20.10 Traps

The trap command is used to execute commands when the specified signals are received.
        trap commands signals

Trap commands are useful in controlling side effects from Korn shell scripts. For example, if you have a script that creates a number of temporary files, and you hit the <BREAK> or <DELETE> key in the middle of execution, you may inadvertently leave the temporary files. By setting a trap command, the temporary files can be cleaned up on an error or interrupt.

The trap_test script creates some files, then removes them when an interrupt is received. Notice that the trap command is surrounded in single quotes. This is so that the FILES variable is evaluated when the signal is received, not when the trap is set.
    $ cat trap_test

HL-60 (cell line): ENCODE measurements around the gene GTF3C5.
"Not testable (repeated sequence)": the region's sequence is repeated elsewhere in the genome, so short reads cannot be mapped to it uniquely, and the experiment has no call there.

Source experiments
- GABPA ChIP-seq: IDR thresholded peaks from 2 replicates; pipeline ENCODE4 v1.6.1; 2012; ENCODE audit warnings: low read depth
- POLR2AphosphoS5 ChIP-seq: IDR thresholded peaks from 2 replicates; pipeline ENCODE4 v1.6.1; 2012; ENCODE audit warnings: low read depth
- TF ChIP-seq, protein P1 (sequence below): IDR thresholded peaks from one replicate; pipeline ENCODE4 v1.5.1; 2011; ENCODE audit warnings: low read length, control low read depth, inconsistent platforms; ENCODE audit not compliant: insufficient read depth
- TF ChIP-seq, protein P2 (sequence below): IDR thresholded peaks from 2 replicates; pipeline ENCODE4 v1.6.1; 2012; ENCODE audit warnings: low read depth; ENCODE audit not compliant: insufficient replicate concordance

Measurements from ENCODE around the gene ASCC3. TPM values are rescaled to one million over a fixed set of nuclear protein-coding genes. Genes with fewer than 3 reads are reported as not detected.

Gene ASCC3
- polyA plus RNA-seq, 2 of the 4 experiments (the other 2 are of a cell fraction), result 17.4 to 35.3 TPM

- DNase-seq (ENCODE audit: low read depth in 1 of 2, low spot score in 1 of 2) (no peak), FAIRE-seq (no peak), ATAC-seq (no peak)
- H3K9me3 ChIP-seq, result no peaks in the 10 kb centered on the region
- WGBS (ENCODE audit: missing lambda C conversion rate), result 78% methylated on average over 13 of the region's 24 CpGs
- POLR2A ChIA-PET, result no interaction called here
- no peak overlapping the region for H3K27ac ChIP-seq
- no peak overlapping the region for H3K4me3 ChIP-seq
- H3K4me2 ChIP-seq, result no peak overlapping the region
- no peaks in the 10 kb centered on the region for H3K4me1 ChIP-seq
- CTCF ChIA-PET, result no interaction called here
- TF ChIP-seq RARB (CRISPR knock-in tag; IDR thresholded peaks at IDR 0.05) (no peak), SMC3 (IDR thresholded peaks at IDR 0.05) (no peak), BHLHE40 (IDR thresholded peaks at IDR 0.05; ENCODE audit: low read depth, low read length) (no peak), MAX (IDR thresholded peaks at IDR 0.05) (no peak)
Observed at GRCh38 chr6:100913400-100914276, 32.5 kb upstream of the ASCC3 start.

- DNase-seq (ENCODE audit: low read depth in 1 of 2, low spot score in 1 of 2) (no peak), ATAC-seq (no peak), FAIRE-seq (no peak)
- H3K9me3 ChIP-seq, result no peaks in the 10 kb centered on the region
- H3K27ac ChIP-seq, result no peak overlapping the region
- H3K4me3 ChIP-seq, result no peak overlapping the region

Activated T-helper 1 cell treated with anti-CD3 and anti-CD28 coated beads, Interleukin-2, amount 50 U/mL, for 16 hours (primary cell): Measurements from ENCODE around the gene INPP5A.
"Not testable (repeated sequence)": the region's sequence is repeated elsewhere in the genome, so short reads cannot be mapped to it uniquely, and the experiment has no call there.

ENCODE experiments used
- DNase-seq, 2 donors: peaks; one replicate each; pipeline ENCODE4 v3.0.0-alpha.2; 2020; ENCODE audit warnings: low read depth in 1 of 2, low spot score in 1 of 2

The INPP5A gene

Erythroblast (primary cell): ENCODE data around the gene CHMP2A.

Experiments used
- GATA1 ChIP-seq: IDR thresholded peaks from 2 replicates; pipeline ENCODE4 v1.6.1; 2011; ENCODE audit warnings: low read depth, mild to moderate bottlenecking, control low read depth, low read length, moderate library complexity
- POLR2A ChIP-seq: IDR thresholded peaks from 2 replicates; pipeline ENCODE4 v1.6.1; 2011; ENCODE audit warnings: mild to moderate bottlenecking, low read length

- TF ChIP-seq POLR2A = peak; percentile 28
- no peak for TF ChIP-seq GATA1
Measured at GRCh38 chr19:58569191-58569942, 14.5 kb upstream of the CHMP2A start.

trap 'print "$0 interrupted - removing temp files" ;/
    rm —rf $FILES; exit 1' 1 2
    FILES="a b c d e f"
    touch $FILES
    sleep 100
    $ trap_test
    trap_test interrupted - removing temp files

If an invalid trap is set, an error is generated.

20.10.1 Ignoring Signals

The trap command can be used to ignore signals by specifying null as the command argument:
        trap  ""  signals
This could be used to make all or part of a Korn shell script uninterruptable using normal interrupt keys like Ctl-c.

20.10.2 Resetting Traps

The trap command can also be used to reset traps to their default action by omitting the command argument:
    trap - signals
    trap signals

20.10.3 Exit & Function Traps

A trap can be set to execute when a Korn shell script exits. This is done by using a 0 or EXIT as the signals argument to the trap command:
        trap 'commands0
        trap '
This could be used to consolidate Korn shell script cleanup functions into one place.